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Genetic analysis reveals role of testosterone levels in human disease

Many studies have reported associations between testosterone levels and the risk of several diseases, including type 2 diabetes mellitus. However, whether these associations are causal or correlative has been unclear. A new study that analysed data from the UK Biobank study demonstrates that many genetic variations influence testosterone levels and that levels of testosterone are causally related to the risk of several diseases.

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“The randomized controlled trials conducted to date have been too small to understand how testosterone levels might directly influence risk of disease,” says corresponding author John Perry (University of Cambridge, UK). “Due to the growing interest in the use of testosterone supplementation, we thought it was important to begin to understand the full impact testosterone might have on disease risk.” In many countries, testosterone supplements are used for a wide range of indications, including bone health, sexual function and muscle mass, in both men and women.

The researchers used a dataset of >425,000 women and men of European ancestry from the UK Biobank study, for whom genetic variation and levels of sex hormones had recently been measured. Using genetic association testing implemented in a linear mixed model, the researchers identified 2,571 genetic variants that influenced the levels of testosterone or related sex hormones.

Next, the researchers used Mendelian Randomization to assess whether the effects of testosterone were causal or correlative. “The benefit here is that genetic effects are randomly allocated and fixed at conception so cannot be modified by disease processes,” explains Perry. “An association between genetically higher levels of testosterone and disease is therefore more likely to represent causality rather than just a correlation.”

The analyses revealed that levels of testosterone do have a causal role in the development of certain diseases. Indeed, each 1 s.d. increase in testosterone levels in men led to a 15% reduction in risk of type 2 diabetes mellitus but a 23% increase in the risk of prostate cancer. In women, each 1 s.d. increase in testosterone levels led to a 37% increased risk of type 2 diabetes mellitus. In addition, each 1 s.d. increase in testosterone levels increased the risk of polycystic ovary syndrome with an OR of 1.51 (95% CI, 1.33–1.72).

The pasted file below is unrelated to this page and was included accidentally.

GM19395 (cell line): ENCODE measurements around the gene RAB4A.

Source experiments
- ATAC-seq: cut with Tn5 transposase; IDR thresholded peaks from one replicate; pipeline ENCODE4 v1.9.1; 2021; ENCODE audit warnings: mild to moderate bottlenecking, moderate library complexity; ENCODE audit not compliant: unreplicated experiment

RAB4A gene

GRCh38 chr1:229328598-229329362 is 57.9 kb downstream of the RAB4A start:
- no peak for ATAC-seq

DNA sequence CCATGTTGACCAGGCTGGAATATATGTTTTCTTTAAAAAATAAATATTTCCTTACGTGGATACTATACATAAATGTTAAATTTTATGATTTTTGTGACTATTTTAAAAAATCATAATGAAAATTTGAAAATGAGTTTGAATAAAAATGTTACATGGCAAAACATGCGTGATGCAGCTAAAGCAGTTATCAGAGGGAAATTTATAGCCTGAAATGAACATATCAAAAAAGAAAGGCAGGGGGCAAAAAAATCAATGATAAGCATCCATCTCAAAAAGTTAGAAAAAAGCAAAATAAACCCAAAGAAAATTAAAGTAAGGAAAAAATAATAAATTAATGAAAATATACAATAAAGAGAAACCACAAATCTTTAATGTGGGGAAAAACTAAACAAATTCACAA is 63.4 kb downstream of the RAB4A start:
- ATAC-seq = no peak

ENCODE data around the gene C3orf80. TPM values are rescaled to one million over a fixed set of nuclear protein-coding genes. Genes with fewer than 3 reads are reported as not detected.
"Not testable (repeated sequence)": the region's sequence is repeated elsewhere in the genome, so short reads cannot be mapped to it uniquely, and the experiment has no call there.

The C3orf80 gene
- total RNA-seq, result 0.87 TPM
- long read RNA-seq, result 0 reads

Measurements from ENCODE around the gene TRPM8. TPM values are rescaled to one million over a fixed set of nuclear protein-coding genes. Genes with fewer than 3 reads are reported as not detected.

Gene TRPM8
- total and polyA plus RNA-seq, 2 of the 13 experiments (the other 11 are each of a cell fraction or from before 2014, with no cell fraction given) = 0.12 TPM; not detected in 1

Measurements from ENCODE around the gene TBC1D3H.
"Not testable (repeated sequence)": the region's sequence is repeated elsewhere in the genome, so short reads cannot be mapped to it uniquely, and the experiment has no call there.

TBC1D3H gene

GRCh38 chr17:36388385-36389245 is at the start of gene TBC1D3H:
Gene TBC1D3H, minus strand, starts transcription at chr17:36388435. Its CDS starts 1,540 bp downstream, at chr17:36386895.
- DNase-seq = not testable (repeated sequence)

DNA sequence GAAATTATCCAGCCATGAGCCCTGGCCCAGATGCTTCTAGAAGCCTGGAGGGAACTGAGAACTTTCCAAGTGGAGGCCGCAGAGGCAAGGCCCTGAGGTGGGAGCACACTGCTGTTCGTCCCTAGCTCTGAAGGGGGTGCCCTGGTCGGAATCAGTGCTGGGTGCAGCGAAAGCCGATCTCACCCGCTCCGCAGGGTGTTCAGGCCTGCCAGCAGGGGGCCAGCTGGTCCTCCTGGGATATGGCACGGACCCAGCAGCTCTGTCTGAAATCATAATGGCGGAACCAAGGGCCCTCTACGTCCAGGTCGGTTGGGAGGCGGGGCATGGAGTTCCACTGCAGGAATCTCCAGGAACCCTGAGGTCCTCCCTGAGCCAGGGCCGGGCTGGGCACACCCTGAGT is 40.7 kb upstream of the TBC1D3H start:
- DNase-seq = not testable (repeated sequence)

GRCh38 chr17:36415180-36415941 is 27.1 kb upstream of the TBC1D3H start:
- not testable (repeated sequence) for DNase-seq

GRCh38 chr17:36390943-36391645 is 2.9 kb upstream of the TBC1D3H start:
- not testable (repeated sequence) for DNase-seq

“We have shown that testosterone levels in men and women are heritable (~20%) and influenced by the combined effect of many genetic variants and genes,” says Perry. Notably, the genetic determinants of testosterone levels were different between men and women. Furthermore, high levels of testosterone were detrimental in women, increasing the risk of hormone-sensitive cancers, such as breast and endometrial cancers, and metabolic disorders, such as polycystic ovary syndrome and type 2 diabetes mellitus. By contrast, high levels of testosterone were largely beneficial in men, reducing the risk of type 2 diabetes mellitus and other aspects of metabolic health (such as fasting levels of glucose and body fat levels) but increasing the risk of prostate cancer. “We were surprised to see that testosterone appeared to increase the risk of women developing polycystic ovary syndrome,” says Perry. “The prevailing thought has been that increased testosterone was solely the consequence of the disease, but our research suggests that testosterone may also play a direct role in disease susceptibility.”

We have shown that testosterone levels in men and women are heritable (~20%) and influenced by the combined effect of many genetic variants and genes

“It is important to state that we do not recommend anyone to take medication to alter testosterone levels on the basis of our findings,” states Perry. “However, our findings should inform those already taking, or considering use of, such medications.” The researchers hope that future work will continue to explore the broader implications of testosterone levels on human health, as well as the use of testosterone supplements in healthy people. “Mechanistically, it would also be very interesting to understand the biological steps between altered testosterone levels and type 2 diabetes mellitus and how this is different between men and women,” concludes Perry.


Original article

  • Ruth, K. S. et al. Using human genetics to understand the disease impacts of testosterone in men and women. Nat. Med. 26, 252–258 (2020)

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Correspondence to Claire Greenhill.

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Greenhill, C. Genetic analysis reveals role of testosterone levels in human disease. Nat Rev Endocrinol 16, 195 (2020).

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